Public safety continues to be at risk in Detroit as long as leaders continue to avoid finding long-term solutions to the city’s mounting problems.

“Detroit fire fighters face tremendous challenges each day and keep on providing the best protection as possible. We are handicapped when our leaders ignore the realities that we see every day on the streets of Detroit. Public Safety cannot be ignored or compromised,” says Dan McNamara, president of the Detroit Fire Fighters Association, in an editorial published on the Motor City Muckracker’s web site.

“It cannot be measured by income levels or political pull. Public Safety is about everyone in our community receiving equal protection. When leaders compromise the residents they are to protect and represent the whole system fails.”

Detroit has more fires than any other city in America. Fire fighters battle at least 30 fires a day.

McNamara says
 fire fighters are seeing increased response times and a higher number of casualties and injuries after the city’s fire department shut down 15 fire companies due to public safety cuts last year.

“The city of Detroit has been fighting the union in court. We’re saying that the city is obligated to provide proper fire response and fire services, and they are negligent in meeting the charter obligations,” he said.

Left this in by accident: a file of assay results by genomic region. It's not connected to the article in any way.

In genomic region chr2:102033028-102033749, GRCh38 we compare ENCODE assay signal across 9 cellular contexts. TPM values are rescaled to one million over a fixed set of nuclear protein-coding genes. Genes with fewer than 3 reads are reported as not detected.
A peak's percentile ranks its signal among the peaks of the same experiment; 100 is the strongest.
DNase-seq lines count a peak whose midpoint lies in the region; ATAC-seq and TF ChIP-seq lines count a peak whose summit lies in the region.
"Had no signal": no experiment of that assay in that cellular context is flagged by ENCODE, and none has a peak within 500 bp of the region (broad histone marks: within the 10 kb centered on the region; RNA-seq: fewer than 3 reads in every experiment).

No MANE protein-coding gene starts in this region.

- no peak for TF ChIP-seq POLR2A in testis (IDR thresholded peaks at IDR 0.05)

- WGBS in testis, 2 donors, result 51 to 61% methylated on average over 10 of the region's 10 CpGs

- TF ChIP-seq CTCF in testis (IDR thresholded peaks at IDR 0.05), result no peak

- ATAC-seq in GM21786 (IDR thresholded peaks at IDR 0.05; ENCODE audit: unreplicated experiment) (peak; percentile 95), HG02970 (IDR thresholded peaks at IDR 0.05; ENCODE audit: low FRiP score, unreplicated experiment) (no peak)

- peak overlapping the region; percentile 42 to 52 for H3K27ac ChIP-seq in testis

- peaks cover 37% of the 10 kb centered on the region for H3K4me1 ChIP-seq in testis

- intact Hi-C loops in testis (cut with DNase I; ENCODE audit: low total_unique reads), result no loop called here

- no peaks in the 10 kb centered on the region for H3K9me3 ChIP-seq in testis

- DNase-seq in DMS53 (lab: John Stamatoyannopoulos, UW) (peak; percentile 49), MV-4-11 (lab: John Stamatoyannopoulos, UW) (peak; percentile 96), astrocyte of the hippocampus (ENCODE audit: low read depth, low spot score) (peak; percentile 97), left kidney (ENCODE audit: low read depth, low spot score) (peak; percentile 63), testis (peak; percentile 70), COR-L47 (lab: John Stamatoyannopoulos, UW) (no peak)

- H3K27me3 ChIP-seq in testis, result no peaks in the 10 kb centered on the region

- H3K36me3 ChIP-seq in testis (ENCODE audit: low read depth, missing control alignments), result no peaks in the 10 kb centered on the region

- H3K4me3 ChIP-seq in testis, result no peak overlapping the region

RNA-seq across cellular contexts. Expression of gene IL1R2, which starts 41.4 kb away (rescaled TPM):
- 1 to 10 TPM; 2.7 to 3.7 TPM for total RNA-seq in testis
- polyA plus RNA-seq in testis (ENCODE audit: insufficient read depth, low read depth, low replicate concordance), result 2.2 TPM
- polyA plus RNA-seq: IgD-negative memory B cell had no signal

In the documentary Burn, film makers capture the thankless task of serving a city that many have written off. Fire Fighters are using run down equipment and there aren’t enough trucks in the city and the ones in use are falling apart.

In recent months, fire fighters have worked through a myriad of difficulties while continuing to put public safety first.

Some fire fighters worked 24-hour shifts at a cold firehouse after a furnace failed. A stove heated the firehouse for several days before heat was restored. In another firehouse, fire fighters chipped in together to rent a portable toilet when their station experienced a plumbing problem.

Late in 2012, the city made headlines when fire fighters were forced to buy their own cleaning supplies (including toilet paper) after city officials said a snafu occurred with a change in the purchasing system and missed payments to a vendor resulted in a delay of items getting to stations.

Has your city faced similar economic constraints like Detroit? How did you manage? Tell us how you influenced decision makers about public safety in your community on the Frontline Blog.